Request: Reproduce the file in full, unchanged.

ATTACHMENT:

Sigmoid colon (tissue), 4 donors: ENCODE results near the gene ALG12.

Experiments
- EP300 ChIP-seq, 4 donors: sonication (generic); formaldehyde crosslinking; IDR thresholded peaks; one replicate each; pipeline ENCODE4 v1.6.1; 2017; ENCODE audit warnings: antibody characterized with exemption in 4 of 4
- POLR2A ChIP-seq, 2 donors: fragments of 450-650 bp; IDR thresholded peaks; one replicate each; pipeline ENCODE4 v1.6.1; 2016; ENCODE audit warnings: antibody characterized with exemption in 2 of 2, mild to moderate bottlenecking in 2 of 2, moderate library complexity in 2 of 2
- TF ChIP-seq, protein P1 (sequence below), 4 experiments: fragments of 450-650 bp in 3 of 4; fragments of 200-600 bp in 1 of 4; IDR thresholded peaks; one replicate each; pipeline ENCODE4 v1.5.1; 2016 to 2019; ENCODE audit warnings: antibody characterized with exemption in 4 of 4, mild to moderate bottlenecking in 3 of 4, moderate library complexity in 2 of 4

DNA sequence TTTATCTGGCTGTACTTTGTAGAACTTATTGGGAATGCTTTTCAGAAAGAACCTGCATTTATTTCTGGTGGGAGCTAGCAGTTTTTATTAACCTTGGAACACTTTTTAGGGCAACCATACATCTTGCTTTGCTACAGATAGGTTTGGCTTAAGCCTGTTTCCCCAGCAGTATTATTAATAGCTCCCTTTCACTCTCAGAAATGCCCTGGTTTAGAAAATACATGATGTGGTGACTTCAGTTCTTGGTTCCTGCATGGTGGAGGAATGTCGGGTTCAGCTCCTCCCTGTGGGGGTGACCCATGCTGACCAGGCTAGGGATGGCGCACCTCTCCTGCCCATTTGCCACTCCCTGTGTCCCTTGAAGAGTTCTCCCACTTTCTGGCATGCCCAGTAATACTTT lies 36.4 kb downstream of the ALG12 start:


Sigmoid colon (tissue), 4 donors: ENCODE results near the gene ALG12.

Experiments
- EP300 ChIP-seq, 4 donors: sonication (generic); formaldehyde crosslinking; IDR thresholded peaks; one replicate each; pipeline ENCODE4 v1.6.1; 2017; ENCODE audit warnings: antibody characterized with exemption in 4 of 4
- POLR2A ChIP-seq, 2 donors: fragments of 450-650 bp; IDR thresholded peaks; one replicate each; pipeline ENCODE4 v1.6.1; 2016; ENCODE audit warnings: antibody characterized with exemption in 2 of 2, mild to moderate bottlenecking in 2 of 2, moderate library complexity in 2 of 2
- TF ChIP-seq, protein P1 (sequence below), 4 experiments: fragments of 450-650 bp in 3 of 4; fragments of 200-600 bp in 1 of 4; IDR thresholded peaks; one replicate each; pipeline ENCODE4 v1.5.1; 2016 to 2019; ENCODE audit warnings: antibody characterized with exemption in 4 of 4, mild to moderate bottlenecking in 3 of 4, moderate library complexity in 2 of 4

DNA sequence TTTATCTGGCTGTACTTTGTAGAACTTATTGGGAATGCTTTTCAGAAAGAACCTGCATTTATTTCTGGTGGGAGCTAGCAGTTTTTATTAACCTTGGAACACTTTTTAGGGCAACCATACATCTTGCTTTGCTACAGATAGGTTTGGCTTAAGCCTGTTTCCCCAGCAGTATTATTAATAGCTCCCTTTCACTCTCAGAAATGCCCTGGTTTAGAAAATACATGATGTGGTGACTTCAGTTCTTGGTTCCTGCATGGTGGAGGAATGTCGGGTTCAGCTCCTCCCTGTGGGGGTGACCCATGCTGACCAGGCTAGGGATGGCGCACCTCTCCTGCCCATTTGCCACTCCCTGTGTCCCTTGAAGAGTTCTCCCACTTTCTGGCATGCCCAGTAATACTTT lies 36.4 kb downstream of the ALG12 start: